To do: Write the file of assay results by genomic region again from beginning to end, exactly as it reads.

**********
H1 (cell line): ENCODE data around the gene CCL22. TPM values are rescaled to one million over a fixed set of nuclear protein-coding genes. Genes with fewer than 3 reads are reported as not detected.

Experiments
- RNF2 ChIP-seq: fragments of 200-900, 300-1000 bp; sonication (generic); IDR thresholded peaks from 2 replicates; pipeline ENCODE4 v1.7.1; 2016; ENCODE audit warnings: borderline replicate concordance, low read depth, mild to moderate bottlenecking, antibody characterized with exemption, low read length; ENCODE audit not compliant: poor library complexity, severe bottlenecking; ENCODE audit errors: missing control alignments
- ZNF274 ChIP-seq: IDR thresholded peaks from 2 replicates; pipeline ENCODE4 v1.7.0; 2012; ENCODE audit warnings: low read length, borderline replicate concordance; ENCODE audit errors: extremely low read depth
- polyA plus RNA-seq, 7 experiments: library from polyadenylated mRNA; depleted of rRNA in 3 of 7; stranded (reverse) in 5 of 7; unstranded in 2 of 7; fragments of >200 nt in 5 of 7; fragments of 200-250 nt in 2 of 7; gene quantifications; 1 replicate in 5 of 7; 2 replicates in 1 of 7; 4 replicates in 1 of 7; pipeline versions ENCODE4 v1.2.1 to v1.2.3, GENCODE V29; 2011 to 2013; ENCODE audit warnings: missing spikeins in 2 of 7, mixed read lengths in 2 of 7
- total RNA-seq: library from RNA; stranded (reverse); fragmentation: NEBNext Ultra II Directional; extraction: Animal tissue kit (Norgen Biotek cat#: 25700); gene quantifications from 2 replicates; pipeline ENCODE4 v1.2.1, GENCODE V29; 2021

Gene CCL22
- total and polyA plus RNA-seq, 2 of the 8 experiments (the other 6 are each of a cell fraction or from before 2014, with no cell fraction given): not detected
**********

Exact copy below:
H1 (cell line): ENCODE data around the gene CCL22. TPM values are rescaled to one million over a fixed set of nuclear protein-coding genes. Genes with fewer than 3 reads are reported as not detected.

Experiments
- RNF2 ChIP-seq: fragments of 200-900, 300-1000 bp; sonication (generic); IDR thresholded peaks from 2 replicates; pipeline ENCODE4 v1.7.1; 2016; ENCODE audit warnings: borderline replicate concordance, low read depth, mild to moderate bottlenecking, antibody characterized with exemption, low read length; ENCODE audit not compliant: poor library complexity, severe bottlenecking; ENCODE audit errors: missing control alignments
- ZNF274 ChIP-seq: IDR thresholded peaks from 2 replicates; pipeline ENCODE4 v1.7.0; 2012; ENCODE audit warnings: low read length, borderline replicate concordance; ENCODE audit errors: extremely low read depth
- polyA plus RNA-seq, 7 experiments: library from polyadenylated mRNA; depleted of rRNA in 3 of 7; stranded (reverse) in 5 of 7; unstranded in 2 of 7; fragments of >200 nt in 5 of 7; fragments of 200-250 nt in 2 of 7; gene quantifications; 1 replicate in 5 of 7; 2 replicates in 1 of 7; 4 replicates in 1 of 7; pipeline versions ENCODE4 v1.2.1 to v1.2.3, GENCODE V29; 2011 to 2013; ENCODE audit warnings: missing spikeins in 2 of 7, mixed read lengths in 2 of 7
- total RNA-seq: library from RNA; stranded (reverse); fragmentation: NEBNext Ultra II Directional; extraction: Animal tissue kit (Norgen Biotek cat#: 25700); gene quantifications from 2 replicates; pipeline ENCODE4 v1.2.1, GENCODE V29; 2021

Gene CCL22
- total and polyA plus RNA-seq, 2 of the 8 experiments (the other 6 are each of a cell fraction or from before 2014, with no cell fraction given): not detected